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Marathon and Everside merge to create worksite primary care giant

Illustration of “Hello, My name is” sticker in the shape of a health plus

Illustration: Eniola Odetunde/Axios

Employer primary care providers Marathon Health and Everside Health announced plans to merge.

Why it matters: U.S. companies are spending big on employees' health care, often with little insight into whether they're paying for quality care.

Details: The combined company — which will operate as Marathon Health — expects to generate "well over $500 million" in revenue this year, Marathon CEO Jeff Wells tells Axios.

  • Wells, who will lead the business moving forward, described the transaction as a merger-of-equals and said talks between the two started last spring. Financial terms were not disclosed.
  • Everside CEO Chris Miller will depart for other opportunities but remains a shareholder.
  • Marathon backer General Atlantic and Everside backers New Enterprise Associates and Oak HC/FT remain invested in the entity.

How it works: Marathon and Everside provide employers onsite, network and virtual primary care clinics and services.

  • Alongside primary care, the companies offer occupational health, behavioral health and care navigation.

The big picture: Marathon and Everside's value proposition is in potential savings for employers, which are currently staring down the largest annual increase in health care costs in a decade.

  • "The awareness of primary care as the solution — and the right type of primary care — has actually never been stronger," Wells says.

What's next: Integration of the merger is top-of-mind near-term, with no additional M&A planned now, Wells says.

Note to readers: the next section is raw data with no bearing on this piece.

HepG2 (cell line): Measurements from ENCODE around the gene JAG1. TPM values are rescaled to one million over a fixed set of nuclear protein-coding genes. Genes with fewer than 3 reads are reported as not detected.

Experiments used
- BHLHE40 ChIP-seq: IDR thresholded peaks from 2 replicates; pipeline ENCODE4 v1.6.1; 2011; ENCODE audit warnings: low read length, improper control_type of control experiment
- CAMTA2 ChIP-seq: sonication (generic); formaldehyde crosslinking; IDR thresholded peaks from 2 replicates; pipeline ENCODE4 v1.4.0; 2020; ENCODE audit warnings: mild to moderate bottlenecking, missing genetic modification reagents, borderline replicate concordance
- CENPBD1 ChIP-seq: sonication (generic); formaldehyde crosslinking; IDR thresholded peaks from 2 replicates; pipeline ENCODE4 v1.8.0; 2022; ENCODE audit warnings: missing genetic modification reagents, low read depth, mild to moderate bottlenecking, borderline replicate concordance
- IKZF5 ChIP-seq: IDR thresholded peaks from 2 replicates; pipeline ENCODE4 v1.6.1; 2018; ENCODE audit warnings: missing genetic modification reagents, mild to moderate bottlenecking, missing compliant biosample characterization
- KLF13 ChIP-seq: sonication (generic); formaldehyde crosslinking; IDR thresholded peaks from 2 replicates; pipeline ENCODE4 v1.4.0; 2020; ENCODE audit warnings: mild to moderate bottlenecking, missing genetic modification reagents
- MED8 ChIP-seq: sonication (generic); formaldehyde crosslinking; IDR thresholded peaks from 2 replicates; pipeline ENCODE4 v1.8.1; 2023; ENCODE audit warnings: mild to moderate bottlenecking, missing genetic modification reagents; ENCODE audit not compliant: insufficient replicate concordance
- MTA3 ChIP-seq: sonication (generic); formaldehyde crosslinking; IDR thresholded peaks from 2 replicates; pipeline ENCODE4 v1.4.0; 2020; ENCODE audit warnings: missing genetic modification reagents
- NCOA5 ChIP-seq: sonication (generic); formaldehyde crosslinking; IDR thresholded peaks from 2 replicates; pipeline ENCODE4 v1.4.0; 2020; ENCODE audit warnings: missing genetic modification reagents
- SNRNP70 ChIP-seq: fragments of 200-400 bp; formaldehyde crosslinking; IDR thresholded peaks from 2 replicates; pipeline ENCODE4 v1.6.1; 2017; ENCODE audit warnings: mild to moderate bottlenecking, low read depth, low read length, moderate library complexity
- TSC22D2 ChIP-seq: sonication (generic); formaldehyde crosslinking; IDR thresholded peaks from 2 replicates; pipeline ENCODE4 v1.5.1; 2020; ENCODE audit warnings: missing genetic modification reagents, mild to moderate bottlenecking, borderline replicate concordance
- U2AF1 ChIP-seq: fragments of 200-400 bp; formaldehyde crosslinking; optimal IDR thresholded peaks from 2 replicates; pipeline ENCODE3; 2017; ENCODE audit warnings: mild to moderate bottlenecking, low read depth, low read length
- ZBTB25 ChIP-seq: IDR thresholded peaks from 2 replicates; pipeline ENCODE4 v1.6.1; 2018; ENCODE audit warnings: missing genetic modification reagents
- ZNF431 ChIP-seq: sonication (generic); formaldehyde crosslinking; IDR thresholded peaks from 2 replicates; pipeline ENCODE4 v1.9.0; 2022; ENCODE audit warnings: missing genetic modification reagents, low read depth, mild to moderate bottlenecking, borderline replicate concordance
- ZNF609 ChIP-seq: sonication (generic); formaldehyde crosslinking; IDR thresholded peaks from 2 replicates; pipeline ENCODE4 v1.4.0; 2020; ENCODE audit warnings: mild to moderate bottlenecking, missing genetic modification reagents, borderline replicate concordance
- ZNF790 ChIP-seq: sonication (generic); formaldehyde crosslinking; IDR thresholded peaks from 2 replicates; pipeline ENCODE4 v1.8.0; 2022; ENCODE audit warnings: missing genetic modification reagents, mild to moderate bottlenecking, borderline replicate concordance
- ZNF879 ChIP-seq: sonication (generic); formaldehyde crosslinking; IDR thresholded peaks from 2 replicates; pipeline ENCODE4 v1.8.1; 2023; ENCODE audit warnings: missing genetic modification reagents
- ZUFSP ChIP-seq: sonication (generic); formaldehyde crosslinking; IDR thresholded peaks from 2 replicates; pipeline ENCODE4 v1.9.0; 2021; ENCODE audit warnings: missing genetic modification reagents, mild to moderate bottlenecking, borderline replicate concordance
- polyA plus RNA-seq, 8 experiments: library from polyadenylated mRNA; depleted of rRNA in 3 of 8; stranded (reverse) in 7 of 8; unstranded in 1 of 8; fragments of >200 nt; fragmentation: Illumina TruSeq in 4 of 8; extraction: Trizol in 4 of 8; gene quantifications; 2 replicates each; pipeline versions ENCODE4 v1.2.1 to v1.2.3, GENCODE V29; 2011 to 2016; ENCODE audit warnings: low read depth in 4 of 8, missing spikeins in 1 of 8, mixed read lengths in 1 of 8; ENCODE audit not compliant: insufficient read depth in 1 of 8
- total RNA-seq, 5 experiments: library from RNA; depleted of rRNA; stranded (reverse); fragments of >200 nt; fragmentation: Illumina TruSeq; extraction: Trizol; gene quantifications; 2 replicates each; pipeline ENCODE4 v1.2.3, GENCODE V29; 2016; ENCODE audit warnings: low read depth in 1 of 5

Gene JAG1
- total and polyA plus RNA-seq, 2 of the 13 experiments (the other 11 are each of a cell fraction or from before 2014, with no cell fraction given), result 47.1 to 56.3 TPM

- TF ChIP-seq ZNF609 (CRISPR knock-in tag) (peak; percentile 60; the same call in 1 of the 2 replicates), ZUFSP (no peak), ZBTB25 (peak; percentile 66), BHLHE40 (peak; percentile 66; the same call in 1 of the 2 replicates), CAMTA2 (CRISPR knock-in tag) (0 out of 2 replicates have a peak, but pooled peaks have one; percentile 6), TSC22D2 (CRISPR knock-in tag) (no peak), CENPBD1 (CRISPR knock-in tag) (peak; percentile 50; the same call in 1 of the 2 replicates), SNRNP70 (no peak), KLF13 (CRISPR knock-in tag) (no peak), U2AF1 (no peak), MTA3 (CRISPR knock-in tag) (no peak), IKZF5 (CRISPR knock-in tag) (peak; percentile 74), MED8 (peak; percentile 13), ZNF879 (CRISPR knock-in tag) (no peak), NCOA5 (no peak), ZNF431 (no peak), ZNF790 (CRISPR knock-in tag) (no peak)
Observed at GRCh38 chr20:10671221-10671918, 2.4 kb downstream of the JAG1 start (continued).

Yes, but: "One thing we've recognized is employers increasingly have point solution fatigue," he adds, noting Marathon could seek acquisitions that focus on integrating multiple HCIT solutions.

State of play: Marathon competes with Premise Health — which OMERS acquired for $1.1 billion in 2018 from Water Street Healthcare — as well as Select Medical-owned Concentra Health.

  • Meanwhile, strategics like Amazon and CVS have increased their primary care footholds.

Catch up quick: General Atlantic acquired a majority stake in Marathon in 2019 for an undisclosed price.

  • Everside, formerly Paladina Health, was sold to NEA by dialysis business DaVita for $100 million in 2018. NEA led a $165 million raise for the company that year.
  • Both companies have completed a spate of acquisitions of smaller-scale competitors in subsequent years.

What we're watching: Everside had plans to go public in 2021 before scrapping an IPO due to market conditions.

What they're saying: "We don't have a defined path to access the public markets versus other paths to access capital," Wells tells Axios.

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